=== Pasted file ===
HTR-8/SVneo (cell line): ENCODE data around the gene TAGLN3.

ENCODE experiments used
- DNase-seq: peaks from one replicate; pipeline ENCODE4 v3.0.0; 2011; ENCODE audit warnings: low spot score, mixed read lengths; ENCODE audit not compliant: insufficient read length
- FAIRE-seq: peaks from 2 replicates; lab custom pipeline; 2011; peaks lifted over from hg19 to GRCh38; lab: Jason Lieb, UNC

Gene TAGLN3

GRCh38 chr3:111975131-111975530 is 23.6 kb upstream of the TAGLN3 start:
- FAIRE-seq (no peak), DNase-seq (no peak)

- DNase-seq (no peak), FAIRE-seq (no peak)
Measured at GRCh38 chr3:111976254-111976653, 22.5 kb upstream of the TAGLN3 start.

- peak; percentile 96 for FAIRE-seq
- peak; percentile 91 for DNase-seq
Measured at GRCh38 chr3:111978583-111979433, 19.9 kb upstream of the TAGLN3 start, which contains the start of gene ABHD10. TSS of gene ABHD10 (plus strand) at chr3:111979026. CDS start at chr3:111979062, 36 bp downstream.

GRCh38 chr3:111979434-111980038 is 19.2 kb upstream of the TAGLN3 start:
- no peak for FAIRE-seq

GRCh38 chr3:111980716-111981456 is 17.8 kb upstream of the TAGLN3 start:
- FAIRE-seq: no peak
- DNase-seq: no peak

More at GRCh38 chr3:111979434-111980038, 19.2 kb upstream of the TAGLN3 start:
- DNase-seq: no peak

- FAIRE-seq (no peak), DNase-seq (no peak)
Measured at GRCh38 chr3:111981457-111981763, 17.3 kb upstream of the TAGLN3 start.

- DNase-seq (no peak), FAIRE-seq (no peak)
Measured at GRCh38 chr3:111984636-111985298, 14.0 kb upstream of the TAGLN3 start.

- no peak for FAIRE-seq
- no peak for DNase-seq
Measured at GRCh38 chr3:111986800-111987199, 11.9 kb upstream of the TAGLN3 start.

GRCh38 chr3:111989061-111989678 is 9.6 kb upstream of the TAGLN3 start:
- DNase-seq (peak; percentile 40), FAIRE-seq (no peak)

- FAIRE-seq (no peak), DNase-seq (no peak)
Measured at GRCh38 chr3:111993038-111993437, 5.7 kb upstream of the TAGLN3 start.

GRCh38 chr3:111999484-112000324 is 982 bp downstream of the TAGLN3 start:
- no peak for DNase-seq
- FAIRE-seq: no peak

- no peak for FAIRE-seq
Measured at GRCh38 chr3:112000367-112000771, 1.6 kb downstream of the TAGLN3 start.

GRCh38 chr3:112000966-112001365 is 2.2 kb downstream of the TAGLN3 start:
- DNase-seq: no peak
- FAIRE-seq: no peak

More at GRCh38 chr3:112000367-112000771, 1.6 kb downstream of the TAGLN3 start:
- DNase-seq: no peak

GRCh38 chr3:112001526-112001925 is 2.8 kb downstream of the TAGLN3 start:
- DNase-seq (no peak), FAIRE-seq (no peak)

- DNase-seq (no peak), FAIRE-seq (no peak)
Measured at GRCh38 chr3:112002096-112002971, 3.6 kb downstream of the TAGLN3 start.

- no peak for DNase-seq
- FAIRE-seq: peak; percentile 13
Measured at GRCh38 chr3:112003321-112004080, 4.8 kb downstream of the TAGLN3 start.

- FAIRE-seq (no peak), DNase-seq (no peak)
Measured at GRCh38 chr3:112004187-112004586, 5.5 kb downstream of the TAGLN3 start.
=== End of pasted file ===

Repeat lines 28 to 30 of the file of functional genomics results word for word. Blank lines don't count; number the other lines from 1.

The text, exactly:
- DNase-seq (peak; percentile 40), FAIRE-seq (no peak)

- FAIRE-seq (no peak), DNase-seq (no peak)
Measured at GRCh38 chr3:111993038-111993437, 5.7 kb upstream of the TAGLN3 start.